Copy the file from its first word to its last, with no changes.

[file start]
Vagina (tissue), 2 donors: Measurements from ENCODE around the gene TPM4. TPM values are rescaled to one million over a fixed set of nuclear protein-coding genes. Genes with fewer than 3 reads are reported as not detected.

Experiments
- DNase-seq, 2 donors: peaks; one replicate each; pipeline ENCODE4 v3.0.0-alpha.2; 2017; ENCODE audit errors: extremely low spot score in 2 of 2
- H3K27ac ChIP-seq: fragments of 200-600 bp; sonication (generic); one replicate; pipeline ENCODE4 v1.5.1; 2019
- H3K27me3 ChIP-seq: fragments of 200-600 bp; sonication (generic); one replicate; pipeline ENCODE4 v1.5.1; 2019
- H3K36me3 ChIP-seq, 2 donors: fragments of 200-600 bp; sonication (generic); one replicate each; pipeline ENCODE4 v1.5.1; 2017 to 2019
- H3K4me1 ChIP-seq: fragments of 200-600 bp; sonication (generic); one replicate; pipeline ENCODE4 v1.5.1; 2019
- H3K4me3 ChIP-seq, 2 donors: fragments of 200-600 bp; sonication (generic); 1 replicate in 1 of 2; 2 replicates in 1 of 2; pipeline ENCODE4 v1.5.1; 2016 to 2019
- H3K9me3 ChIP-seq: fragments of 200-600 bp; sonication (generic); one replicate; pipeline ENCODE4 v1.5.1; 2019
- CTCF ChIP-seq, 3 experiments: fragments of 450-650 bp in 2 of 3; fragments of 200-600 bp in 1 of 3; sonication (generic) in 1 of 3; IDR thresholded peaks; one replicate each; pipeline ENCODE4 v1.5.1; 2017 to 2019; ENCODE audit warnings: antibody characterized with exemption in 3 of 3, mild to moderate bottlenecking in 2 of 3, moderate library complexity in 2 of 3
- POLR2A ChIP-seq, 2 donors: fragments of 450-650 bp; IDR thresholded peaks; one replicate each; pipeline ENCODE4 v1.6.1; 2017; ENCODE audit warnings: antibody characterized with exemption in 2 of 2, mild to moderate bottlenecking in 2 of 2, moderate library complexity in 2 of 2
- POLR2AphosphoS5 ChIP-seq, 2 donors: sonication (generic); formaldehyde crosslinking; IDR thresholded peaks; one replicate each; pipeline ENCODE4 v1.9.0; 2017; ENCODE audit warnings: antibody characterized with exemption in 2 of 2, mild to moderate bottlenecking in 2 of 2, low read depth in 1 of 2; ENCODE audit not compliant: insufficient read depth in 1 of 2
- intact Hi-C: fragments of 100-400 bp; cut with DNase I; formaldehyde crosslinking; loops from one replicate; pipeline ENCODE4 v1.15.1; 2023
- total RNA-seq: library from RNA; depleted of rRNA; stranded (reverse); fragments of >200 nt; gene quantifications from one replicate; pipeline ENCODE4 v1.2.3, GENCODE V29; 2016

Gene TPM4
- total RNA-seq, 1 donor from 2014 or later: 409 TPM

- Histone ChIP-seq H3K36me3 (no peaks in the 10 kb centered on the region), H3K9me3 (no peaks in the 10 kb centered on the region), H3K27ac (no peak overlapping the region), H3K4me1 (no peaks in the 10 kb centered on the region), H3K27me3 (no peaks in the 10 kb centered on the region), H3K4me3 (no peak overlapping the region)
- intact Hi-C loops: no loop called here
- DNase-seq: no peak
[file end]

Vagina (tissue), 2 donors: Measurements from ENCODE around the gene TPM4. TPM values are rescaled to one million over a fixed set of nuclear protein-coding genes. Genes with fewer than 3 reads are reported as not detected.

Experiments
- DNase-seq, 2 donors: peaks; one replicate each; pipeline ENCODE4 v3.0.0-alpha.2; 2017; ENCODE audit errors: extremely low spot score in 2 of 2
- H3K27ac ChIP-seq: fragments of 200-600 bp; sonication (generic); one replicate; pipeline ENCODE4 v1.5.1; 2019
- H3K27me3 ChIP-seq: fragments of 200-600 bp; sonication (generic); one replicate; pipeline ENCODE4 v1.5.1; 2019
- H3K36me3 ChIP-seq, 2 donors: fragments of 200-600 bp; sonication (generic); one replicate each; pipeline ENCODE4 v1.5.1; 2017 to 2019
- H3K4me1 ChIP-seq: fragments of 200-600 bp; sonication (generic); one replicate; pipeline ENCODE4 v1.5.1; 2019
- H3K4me3 ChIP-seq, 2 donors: fragments of 200-600 bp; sonication (generic); 1 replicate in 1 of 2; 2 replicates in 1 of 2; pipeline ENCODE4 v1.5.1; 2016 to 2019
- H3K9me3 ChIP-seq: fragments of 200-600 bp; sonication (generic); one replicate; pipeline ENCODE4 v1.5.1; 2019
- CTCF ChIP-seq, 3 experiments: fragments of 450-650 bp in 2 of 3; fragments of 200-600 bp in 1 of 3; sonication (generic) in 1 of 3; IDR thresholded peaks; one replicate each; pipeline ENCODE4 v1.5.1; 2017 to 2019; ENCODE audit warnings: antibody characterized with exemption in 3 of 3, mild to moderate bottlenecking in 2 of 3, moderate library complexity in 2 of 3
- POLR2A ChIP-seq, 2 donors: fragments of 450-650 bp; IDR thresholded peaks; one replicate each; pipeline ENCODE4 v1.6.1; 2017; ENCODE audit warnings: antibody characterized with exemption in 2 of 2, mild to moderate bottlenecking in 2 of 2, moderate library complexity in 2 of 2
- POLR2AphosphoS5 ChIP-seq, 2 donors: sonication (generic); formaldehyde crosslinking; IDR thresholded peaks; one replicate each; pipeline ENCODE4 v1.9.0; 2017; ENCODE audit warnings: antibody characterized with exemption in 2 of 2, mild to moderate bottlenecking in 2 of 2, low read depth in 1 of 2; ENCODE audit not compliant: insufficient read depth in 1 of 2
- intact Hi-C: fragments of 100-400 bp; cut with DNase I; formaldehyde crosslinking; loops from one replicate; pipeline ENCODE4 v1.15.1; 2023
- total RNA-seq: library from RNA; depleted of rRNA; stranded (reverse); fragments of >200 nt; gene quantifications from one replicate; pipeline ENCODE4 v1.2.3, GENCODE V29; 2016

Gene TPM4
- total RNA-seq, 1 donor from 2014 or later: 409 TPM

- Histone ChIP-seq H3K36me3 (no peaks in the 10 kb centered on the region), H3K9me3 (no peaks in the 10 kb centered on the region), H3K27ac (no peak overlapping the region), H3K4me1 (no peaks in the 10 kb centered on the region), H3K27me3 (no peaks in the 10 kb centered on the region), H3K4me3 (no peak overlapping the region)
- intact Hi-C loops: no loop called here
- DNase-seq: no peak